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The Formula For Economic Growth


Published: June 27, 2017

Economic growth increases when more people work more productively. However, economic growth has slowed in the last decade, as increases in productivity and hours worked have fallen to fractions of their previous rates. Returning to rapid economic growth will require policies that encourage individuals to rejoin the workforce and businesses to invest in physical capital.

Discussion Questions

  1. How can we encourage productivity among workers?
  2. What are some examples of technology that have improved productivity among workers?
  3. Why might some people choose not to participate in the labor force?

Additional Resources

View Transcript

Economic growth has been slow for the last decade.

To understand why, it helps to consider the factors that cause growth rates to change.

Economic growth comes from upticks in productivity AND increases in the total number of hours worked in the economy.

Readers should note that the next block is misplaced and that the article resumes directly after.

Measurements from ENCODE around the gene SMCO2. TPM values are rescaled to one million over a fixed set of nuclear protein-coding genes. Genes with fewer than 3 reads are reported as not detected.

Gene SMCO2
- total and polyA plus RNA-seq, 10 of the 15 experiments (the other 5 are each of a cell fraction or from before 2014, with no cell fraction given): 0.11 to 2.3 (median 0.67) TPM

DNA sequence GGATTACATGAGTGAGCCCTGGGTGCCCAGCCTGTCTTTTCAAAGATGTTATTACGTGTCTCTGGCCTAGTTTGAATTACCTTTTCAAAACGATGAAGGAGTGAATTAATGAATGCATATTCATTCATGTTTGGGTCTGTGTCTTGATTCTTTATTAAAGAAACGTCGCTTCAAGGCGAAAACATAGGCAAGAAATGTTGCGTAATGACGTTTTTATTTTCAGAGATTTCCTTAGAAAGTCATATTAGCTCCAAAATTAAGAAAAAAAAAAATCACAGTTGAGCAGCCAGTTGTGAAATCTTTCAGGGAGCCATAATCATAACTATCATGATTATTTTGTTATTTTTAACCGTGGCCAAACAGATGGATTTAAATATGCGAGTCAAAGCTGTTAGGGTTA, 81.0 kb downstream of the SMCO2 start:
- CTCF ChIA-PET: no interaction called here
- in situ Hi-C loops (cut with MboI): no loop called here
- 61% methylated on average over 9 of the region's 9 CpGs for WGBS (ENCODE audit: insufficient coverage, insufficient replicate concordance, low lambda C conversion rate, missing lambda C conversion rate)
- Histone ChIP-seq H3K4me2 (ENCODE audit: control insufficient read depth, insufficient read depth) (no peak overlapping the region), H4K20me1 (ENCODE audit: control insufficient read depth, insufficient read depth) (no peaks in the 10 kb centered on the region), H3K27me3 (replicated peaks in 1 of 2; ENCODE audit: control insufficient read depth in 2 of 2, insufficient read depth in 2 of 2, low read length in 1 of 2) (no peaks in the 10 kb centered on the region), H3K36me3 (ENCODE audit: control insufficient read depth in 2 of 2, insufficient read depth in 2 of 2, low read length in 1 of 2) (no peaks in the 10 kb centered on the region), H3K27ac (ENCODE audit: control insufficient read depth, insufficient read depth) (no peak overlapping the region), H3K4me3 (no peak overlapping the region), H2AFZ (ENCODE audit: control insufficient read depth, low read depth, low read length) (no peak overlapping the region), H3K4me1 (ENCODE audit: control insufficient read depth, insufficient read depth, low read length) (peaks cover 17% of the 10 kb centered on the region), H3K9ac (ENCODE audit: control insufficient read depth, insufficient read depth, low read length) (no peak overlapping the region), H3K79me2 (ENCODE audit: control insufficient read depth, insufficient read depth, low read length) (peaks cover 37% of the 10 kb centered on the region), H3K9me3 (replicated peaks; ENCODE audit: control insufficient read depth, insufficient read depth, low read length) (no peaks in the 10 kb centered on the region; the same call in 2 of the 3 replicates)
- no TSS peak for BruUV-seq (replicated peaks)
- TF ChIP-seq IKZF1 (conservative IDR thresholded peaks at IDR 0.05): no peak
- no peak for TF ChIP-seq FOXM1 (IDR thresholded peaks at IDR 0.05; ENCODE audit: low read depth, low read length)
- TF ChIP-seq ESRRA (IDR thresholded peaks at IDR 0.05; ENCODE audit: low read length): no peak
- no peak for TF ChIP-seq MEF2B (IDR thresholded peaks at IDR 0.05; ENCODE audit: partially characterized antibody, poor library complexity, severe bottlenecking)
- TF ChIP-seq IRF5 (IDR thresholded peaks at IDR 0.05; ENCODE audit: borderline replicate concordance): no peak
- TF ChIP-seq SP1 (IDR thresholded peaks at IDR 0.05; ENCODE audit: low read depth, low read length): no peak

When more people work more productively, the economy grows.

Productivity increases when workers produce more than they did before. This occurs either because workers obtain higher levels of education or because companies invest in physical capital like tools, factories, and equipment that enable employees to increase their output.

Recently though, productivity has grown at only a quarter of its historical pace, largely due to reduced investment. Economic growth has lagged as a result.

And the percent of people working today is much lower than previously expected. Even after taking into account the Baby Boomers retiring, there are millions of able-bodied adults who are no longer participating in the workforce.

Getting back to our historical level of growth is possible, but it will require policies that encourage people to rejoin the workforce AND policies that spur more investment in education and the tools that help make workers more productive.